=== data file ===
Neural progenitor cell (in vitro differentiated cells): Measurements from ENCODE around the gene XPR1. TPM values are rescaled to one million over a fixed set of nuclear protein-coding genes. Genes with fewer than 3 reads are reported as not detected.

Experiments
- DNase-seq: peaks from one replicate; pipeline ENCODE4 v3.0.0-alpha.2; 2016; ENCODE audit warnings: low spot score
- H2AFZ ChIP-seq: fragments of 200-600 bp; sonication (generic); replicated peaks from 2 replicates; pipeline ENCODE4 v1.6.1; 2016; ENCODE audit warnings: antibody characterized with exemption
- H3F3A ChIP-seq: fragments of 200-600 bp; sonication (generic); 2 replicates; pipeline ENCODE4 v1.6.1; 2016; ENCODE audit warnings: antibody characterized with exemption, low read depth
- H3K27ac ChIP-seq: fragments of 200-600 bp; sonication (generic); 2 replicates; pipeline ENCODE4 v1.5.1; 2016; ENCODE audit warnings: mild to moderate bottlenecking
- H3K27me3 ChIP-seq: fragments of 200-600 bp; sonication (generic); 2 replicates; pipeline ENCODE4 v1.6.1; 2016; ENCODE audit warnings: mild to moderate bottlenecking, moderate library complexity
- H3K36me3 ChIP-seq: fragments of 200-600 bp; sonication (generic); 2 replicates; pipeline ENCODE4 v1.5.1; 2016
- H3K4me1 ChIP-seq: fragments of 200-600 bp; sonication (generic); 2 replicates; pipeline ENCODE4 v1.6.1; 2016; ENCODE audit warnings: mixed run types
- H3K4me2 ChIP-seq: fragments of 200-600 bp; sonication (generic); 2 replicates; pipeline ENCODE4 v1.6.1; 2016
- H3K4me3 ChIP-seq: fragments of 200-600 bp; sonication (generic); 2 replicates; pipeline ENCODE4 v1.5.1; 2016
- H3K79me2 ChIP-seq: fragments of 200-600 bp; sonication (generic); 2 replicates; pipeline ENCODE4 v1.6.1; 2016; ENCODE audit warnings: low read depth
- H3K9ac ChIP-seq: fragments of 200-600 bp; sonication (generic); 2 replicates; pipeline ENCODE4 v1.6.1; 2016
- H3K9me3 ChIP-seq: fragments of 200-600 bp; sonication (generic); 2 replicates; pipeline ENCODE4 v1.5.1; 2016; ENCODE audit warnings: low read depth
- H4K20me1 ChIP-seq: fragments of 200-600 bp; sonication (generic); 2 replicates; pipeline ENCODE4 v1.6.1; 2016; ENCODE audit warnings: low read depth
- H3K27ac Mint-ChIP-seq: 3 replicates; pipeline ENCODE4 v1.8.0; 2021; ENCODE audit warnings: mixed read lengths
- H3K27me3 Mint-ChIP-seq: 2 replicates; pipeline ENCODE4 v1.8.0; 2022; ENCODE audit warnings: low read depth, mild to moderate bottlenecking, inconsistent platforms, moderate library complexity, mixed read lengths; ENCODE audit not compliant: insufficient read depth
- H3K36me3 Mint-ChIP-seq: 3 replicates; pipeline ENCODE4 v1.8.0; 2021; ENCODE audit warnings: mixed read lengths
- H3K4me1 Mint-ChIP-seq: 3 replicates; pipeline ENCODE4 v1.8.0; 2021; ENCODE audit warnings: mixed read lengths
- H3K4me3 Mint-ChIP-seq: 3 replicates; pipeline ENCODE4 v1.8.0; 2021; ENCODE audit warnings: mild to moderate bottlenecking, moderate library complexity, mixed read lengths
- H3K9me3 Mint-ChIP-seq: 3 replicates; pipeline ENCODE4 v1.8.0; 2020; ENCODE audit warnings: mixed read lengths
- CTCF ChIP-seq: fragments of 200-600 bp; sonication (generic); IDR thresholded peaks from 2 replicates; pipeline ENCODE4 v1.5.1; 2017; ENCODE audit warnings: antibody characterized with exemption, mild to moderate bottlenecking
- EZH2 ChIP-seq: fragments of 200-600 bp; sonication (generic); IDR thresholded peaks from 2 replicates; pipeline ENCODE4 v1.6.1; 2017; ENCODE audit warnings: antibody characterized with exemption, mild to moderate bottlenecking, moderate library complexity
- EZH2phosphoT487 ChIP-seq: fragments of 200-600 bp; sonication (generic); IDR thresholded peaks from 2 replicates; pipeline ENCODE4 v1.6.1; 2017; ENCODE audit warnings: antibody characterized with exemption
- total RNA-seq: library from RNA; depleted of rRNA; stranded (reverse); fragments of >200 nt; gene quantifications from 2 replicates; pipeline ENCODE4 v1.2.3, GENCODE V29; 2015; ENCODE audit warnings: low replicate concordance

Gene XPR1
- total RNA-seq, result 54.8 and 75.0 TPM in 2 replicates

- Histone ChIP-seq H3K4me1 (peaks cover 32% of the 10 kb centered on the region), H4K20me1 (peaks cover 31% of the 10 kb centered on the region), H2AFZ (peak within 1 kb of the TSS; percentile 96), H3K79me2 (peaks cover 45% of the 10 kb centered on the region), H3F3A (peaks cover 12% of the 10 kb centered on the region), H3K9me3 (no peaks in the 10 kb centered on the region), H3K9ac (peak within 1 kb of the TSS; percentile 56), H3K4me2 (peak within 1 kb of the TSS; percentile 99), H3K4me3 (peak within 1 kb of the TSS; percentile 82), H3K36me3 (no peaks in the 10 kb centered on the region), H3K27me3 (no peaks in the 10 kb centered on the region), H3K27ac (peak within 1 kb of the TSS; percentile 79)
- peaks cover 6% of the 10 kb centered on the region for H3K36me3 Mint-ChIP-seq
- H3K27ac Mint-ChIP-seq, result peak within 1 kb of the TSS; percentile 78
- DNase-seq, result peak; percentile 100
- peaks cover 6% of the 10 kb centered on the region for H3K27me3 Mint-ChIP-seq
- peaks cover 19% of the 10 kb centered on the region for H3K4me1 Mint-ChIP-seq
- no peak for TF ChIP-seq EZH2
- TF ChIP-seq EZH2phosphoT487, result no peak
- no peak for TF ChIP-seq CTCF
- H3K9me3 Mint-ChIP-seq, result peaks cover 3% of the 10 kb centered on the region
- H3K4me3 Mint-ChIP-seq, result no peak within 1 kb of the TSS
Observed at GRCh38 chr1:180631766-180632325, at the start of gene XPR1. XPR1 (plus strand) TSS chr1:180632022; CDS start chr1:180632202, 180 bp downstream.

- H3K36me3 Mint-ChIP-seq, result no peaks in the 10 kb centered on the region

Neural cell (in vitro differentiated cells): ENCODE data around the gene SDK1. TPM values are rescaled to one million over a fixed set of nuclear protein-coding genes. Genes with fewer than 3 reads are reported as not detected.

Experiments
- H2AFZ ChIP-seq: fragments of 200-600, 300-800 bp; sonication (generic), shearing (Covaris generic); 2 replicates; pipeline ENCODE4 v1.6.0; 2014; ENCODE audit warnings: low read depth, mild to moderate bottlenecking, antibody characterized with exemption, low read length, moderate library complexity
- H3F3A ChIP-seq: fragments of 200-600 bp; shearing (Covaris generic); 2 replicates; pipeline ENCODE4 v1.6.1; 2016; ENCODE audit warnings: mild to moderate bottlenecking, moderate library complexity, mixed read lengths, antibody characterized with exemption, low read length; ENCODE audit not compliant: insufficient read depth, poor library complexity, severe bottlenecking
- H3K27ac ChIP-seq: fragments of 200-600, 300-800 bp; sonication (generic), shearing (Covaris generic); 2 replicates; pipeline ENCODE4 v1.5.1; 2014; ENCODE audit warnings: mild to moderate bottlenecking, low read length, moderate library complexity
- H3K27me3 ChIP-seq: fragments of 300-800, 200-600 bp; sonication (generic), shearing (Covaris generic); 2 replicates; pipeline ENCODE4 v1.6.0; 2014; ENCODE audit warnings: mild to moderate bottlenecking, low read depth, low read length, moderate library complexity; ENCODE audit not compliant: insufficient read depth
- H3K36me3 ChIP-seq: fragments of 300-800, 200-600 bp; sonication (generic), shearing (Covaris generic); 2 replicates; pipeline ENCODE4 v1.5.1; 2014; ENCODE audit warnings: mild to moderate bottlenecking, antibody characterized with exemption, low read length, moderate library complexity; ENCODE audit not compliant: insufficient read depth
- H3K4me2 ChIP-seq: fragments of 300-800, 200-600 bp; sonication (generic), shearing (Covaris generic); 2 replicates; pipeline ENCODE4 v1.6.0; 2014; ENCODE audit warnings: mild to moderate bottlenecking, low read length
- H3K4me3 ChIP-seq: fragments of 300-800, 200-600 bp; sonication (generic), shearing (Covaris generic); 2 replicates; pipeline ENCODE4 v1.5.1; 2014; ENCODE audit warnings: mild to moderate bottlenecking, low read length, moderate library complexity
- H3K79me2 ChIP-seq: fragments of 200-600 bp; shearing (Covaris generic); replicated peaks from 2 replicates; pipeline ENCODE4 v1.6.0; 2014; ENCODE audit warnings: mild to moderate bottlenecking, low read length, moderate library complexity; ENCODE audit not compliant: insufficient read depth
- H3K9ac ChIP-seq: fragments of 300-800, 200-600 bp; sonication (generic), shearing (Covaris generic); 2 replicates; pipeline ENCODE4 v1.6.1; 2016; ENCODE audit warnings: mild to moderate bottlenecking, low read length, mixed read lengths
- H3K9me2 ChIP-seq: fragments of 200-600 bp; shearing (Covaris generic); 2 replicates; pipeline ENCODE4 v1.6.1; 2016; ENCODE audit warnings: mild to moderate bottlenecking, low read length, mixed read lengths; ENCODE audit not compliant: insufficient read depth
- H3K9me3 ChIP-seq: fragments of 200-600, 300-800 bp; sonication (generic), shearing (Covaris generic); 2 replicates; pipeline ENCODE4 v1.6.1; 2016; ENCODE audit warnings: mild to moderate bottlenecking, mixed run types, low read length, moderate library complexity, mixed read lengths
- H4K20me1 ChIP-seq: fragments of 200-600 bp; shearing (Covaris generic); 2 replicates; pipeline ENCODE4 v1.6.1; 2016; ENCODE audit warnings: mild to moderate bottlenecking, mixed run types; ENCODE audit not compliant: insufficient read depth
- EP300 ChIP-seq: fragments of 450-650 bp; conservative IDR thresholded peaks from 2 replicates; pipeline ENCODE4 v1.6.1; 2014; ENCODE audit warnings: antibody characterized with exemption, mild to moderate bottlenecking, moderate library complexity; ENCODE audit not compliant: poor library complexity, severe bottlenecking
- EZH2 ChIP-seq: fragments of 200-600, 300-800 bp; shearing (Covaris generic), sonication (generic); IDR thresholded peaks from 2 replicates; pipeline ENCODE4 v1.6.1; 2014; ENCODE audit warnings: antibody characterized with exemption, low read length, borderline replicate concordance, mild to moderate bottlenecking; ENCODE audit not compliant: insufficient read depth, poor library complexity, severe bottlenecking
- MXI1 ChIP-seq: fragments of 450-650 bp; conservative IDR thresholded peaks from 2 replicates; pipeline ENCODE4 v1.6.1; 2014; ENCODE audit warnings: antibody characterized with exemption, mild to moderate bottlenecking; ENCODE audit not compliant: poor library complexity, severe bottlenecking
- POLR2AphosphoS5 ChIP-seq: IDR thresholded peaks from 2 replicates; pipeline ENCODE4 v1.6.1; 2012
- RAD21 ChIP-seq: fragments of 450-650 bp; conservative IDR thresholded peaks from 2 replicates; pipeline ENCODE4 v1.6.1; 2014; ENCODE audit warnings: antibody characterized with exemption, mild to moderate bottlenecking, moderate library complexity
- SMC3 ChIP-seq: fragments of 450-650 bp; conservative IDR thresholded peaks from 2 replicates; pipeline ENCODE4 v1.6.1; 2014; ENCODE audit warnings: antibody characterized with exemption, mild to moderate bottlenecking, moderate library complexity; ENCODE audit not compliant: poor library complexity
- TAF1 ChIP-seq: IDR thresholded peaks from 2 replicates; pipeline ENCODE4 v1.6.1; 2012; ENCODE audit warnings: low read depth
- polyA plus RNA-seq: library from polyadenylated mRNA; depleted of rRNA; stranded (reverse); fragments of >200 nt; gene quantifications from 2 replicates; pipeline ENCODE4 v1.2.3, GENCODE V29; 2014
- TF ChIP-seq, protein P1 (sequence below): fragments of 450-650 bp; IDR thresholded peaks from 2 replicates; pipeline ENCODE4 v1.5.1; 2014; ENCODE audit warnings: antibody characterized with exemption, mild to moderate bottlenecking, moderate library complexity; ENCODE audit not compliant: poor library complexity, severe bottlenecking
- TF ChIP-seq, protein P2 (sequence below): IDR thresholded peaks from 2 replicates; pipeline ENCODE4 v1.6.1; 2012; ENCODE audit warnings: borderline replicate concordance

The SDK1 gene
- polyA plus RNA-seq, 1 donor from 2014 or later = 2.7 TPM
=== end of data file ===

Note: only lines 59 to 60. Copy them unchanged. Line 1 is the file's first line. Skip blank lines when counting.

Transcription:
- RAD21 ChIP-seq: fragments of 450-650 bp; conservative IDR thresholded peaks from 2 replicates; pipeline ENCODE4 v1.6.1; 2014; ENCODE audit warnings: antibody characterized with exemption, mild to moderate bottlenecking, moderate library complexity
- SMC3 ChIP-seq: fragments of 450-650 bp; conservative IDR thresholded peaks from 2 replicates; pipeline ENCODE4 v1.6.1; 2014; ENCODE audit warnings: antibody characterized with exemption, mild to moderate bottlenecking, moderate library complexity; ENCODE audit not compliant: poor library complexity